One heck of a Veteran.
Alfred M. Gray Jr. was the 29th Commandant of the Marine Corps.
I met him in 1988 while I was in the Marines. Despite his tough outer shell, one on one, he was a damn nice guy and a phenomenal leader. He spoke to the entire battalion and one of the things he said was, "I have to go to DC from time to time, to shake hands with politicians and listen to them run their mouths. I am not a politician, I am a warrior, just like all of you, so I politely follow the politicians around and I keep my mouth closed".
I think we all got the impression that he kept his mouth shut because had he not, he would have been out of a job.
He is not a big imposing man, he is actually quite short, but his voice and presence leaves no doubt that his is, and was, a formidable Marine.
After the speech, he spent over two hours walking around talking to the enlisted folks, mostly young Marines like myself. As a Commandant, he always had a "crew" of Marine officers following him around. It took him all of 30 seconds to tell these "lower ranking officers", "I have been a Marine for a long time, I don't need a fucking escort".
He eventually found his way over to me, where I saluted, he returned the salute and told me to, "rest". Which means to relax and not stand at any form of attention. I did.
He talked to me for about 5 minutes. Asking me various questions about boot camp, did I think the Marine training was tough enough, what my MOS was, (MOS= Military Occupational Specialty).
About half way through our, "chat", he put his hands in his pockets. I glanced down and looked up again, he responded...
"Son, if your hands are cold, put them in your pockets and if anyone gives you shit for it, tell them to call me."
One of the things Marine Recruits are told is that your pockets are for storing items, you can put your hands in your pockets to add or remove things, not to warm your hands. And yes, it really does get cold in SoCal.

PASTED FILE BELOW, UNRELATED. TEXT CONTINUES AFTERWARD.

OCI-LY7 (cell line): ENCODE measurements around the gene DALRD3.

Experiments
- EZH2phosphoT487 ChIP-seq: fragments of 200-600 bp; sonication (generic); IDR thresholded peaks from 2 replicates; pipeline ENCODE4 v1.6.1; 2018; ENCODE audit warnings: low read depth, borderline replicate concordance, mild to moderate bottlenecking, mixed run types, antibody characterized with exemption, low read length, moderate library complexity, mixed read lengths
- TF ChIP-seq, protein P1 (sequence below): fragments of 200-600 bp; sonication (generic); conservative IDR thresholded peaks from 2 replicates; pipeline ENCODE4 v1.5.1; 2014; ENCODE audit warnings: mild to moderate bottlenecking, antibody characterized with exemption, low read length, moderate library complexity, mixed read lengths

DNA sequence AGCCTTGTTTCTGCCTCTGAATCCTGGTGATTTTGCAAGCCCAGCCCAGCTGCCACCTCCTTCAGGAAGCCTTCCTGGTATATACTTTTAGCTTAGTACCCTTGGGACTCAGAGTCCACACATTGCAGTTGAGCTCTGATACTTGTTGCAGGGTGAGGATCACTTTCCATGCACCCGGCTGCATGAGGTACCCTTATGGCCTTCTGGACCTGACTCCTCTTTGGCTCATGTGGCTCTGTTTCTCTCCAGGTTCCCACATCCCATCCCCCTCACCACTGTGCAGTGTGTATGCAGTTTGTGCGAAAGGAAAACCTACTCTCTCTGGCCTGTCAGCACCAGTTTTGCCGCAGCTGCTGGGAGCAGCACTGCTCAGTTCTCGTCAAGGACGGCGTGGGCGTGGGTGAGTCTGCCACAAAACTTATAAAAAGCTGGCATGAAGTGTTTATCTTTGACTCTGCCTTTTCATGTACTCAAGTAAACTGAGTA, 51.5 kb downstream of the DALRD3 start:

At the end, he said that he enjoyed our chat, (like I am sure he told everyone he talked to), shook my hand, smiled, and walked away.
My respect for the man went way up. It was a moment in time I will not ever forget. A tough as nails Marine, but not so much he didn't lose sight of the heavy burden that he held in that he may have to order his Marines into a battle where many of them may die. He understood that responsibility and I don't think anyone thought that he took it lightly. He is and was a good man and he was one of my first hero's.
|Born|| June 22, 1928 (age 91) |
Rahway, New Jersey
|Service/branch||United States Marine Corps|
|Years of service||1950–1991|
|Commands held|| |
Commandant of the Marine Corps
Marine Forces Atlantic
II Marine Expeditionary Force
2nd Marine Division
33d Marine Amphibious Unit
4th Marine Regiment
2nd Marine Regiment
1st Battalion, 2nd Marines
1st Radio Battalion
Defense Distinguished Service Medal (2)
Navy Distinguished Service Medal (2)
Army Distinguished Service Medal
Air Force Distinguished Service Medal
Coast Guard Distinguished Service Medal
Legion of Merit (2)
Bronze Star Medal (4)
Purple Heart (3)
The 60 minutes video listed is well worth watching.